Connecting with influencers is the most difficult part. If you go about this in the wrong way it can derail your strategy before it even gets going. Certainly if you aren’t paying the influencers you want to work with, it’s going to take more than a simple email to get their attention. You need to build a relationship with this person.
Work on building the relationship from the ground up, usually by helping them first (and for free) in some way. For example, you could break the ice by commenting on a post they’ve made, and then scale up the relationship from there by:
- Sharing their content with your audience, then;
- Signing up for their email list, then;
- Reviewing their podcast or book, then;
- Buying their product and providing a testimonial, and finally;
- Introducing them to someone of value in your network.
Once you have placed a series of “deposits” like this, you earn the right to ask for something in return. Make sure you don’t ask too early in the relationship and ruin your chances of a positive outcome!
When you finally get the opportunity to ask the influencer to promote your brand, give them creative freedom, but adequately define your parameters. If you want three pieces of content on X, Y, and Z, let them know. If you have no idea what you want, they might find it frustrating to work with you, and it will damage your relationship. But remember, these people already know what’s going to work with their audience, so you want to make sure they have sufficient creative freedom so you’re both happy.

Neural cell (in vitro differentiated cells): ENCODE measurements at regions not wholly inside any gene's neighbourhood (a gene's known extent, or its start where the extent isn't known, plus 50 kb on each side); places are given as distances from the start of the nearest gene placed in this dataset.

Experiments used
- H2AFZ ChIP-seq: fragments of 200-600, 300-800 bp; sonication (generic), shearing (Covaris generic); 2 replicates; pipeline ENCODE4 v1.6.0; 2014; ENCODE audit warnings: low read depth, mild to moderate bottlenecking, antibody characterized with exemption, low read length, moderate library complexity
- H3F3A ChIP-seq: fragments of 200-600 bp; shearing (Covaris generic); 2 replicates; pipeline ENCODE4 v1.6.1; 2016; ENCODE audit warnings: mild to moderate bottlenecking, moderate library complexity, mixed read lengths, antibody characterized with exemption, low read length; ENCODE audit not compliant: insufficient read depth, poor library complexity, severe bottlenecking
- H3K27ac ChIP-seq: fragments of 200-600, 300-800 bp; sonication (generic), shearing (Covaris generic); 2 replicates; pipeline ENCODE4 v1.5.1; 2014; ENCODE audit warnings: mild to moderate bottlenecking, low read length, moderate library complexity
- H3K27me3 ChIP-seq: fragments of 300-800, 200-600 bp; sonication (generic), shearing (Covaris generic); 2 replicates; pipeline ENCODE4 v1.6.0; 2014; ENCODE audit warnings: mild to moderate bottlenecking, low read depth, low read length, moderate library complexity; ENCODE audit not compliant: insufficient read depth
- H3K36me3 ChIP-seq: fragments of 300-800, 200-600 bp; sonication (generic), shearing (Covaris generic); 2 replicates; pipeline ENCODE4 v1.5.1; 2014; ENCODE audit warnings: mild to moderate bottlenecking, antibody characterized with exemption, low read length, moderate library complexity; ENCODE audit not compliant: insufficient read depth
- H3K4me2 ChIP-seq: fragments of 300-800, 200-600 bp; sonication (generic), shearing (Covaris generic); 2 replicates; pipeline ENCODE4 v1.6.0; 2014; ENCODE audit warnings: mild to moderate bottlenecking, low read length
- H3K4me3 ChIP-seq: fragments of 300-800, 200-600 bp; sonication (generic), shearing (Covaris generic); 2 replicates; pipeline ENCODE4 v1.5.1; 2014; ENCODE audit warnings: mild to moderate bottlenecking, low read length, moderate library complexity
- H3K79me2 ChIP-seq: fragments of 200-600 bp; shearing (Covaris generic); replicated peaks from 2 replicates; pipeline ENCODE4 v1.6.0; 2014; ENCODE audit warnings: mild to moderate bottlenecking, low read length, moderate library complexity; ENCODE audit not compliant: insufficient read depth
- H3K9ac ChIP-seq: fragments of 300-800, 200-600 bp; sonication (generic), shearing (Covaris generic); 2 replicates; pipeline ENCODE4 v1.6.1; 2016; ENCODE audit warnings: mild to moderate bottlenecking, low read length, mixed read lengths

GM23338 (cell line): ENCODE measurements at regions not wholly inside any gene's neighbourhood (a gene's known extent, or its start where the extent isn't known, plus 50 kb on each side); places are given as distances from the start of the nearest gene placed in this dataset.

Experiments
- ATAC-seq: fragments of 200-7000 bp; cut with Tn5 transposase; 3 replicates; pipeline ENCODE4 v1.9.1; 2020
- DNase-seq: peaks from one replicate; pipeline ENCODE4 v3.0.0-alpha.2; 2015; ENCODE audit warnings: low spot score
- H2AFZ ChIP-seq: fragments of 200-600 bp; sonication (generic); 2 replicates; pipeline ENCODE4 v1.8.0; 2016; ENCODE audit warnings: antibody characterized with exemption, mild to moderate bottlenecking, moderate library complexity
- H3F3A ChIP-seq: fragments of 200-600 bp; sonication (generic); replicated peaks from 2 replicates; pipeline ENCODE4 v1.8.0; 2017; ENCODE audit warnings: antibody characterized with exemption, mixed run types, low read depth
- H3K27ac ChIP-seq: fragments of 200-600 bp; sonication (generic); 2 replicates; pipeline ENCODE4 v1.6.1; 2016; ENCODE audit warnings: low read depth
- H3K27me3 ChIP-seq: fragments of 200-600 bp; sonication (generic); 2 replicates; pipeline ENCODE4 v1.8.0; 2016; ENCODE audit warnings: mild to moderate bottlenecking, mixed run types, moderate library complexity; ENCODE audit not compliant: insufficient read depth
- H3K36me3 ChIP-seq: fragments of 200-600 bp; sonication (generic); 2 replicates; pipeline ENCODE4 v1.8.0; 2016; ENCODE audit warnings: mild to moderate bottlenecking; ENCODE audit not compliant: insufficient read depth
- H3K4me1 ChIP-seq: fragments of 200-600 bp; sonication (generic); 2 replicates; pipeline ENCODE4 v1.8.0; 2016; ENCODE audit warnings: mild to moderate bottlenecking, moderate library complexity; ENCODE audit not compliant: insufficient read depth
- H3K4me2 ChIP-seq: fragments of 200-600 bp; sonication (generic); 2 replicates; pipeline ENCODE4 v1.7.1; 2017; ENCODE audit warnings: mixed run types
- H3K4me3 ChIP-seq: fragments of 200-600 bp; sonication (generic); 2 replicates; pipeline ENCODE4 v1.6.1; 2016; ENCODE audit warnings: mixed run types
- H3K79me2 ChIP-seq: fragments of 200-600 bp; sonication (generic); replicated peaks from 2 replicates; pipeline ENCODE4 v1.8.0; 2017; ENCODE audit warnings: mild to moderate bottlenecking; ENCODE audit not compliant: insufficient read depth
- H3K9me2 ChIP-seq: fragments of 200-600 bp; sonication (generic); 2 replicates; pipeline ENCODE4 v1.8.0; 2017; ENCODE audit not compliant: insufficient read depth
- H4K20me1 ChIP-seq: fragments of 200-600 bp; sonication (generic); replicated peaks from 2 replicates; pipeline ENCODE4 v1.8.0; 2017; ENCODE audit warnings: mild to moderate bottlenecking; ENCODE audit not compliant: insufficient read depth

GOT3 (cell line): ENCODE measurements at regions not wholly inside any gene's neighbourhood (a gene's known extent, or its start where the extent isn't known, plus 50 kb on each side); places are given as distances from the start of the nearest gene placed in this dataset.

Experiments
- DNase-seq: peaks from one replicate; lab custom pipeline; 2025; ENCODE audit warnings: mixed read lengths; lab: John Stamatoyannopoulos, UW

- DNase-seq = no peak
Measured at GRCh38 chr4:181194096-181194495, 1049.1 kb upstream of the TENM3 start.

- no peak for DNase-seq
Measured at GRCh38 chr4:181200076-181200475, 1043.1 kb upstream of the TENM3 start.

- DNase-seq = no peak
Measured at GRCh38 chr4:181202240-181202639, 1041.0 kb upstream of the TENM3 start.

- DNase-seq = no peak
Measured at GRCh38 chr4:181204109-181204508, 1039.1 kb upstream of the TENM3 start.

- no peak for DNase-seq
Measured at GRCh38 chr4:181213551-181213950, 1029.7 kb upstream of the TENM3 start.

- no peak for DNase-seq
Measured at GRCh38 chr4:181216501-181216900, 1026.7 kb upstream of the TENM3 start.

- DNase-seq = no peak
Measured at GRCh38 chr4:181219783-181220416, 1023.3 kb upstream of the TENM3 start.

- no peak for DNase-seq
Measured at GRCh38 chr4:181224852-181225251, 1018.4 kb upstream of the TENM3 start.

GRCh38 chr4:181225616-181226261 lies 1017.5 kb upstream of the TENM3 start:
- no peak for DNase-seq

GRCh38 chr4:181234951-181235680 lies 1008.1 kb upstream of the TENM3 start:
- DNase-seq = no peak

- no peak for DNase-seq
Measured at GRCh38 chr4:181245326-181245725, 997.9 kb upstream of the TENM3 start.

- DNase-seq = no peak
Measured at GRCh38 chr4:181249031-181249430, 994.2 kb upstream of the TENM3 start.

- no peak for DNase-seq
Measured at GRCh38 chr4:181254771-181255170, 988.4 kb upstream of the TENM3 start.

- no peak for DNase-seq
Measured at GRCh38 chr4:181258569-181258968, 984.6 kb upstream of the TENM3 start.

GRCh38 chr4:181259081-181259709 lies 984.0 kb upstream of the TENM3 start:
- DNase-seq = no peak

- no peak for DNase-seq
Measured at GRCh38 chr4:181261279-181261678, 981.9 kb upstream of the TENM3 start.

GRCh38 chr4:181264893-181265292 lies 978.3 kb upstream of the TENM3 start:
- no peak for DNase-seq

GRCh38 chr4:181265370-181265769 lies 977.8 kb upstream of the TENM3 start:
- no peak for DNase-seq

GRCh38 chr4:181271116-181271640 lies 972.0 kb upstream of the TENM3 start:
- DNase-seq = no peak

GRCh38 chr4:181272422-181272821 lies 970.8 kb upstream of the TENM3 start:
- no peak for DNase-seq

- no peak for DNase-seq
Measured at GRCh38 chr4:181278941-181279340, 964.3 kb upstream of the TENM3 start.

3. Compensation for influencers
Now that you’ve found an influencer, successfully approached them, and are launching a campaign with them, what’s the best way to compensate them for their efforts?
When surveyed, most influencers say the biggest mistake brands make when approaching them for help is only compensating them with free products. If you’re a small business, you might be tentative to pay your influencer, but it’s crucial that you compensate these people for their time, knowledge, and efforts. Remember, you are cultivating a business relationship, so think of the compensation as an investment.
Many factors will determine the cost of an influencer campaign: their following, industry, and the type of posts and number of posts you want.
One way to compensate influencers when you have a tight budget is to offer them an above average commission rate per sale, rather than a flat fee. This way, you only pay for a percentage of the sales they generate and they are held accountable for results. Because your rate is above average, this relationship will still be attractive to the influencer.
How do I measure influencer marketing?
Since you’re making an investment of time, money, and resources, in your influencer marketing campaign, you want to see if it’s working. Here are a few tools you can use to measure analytics. But keep in mind, there are soft benefits which can’t be measured when you launch an influencer marketing campaign, such as brand awareness.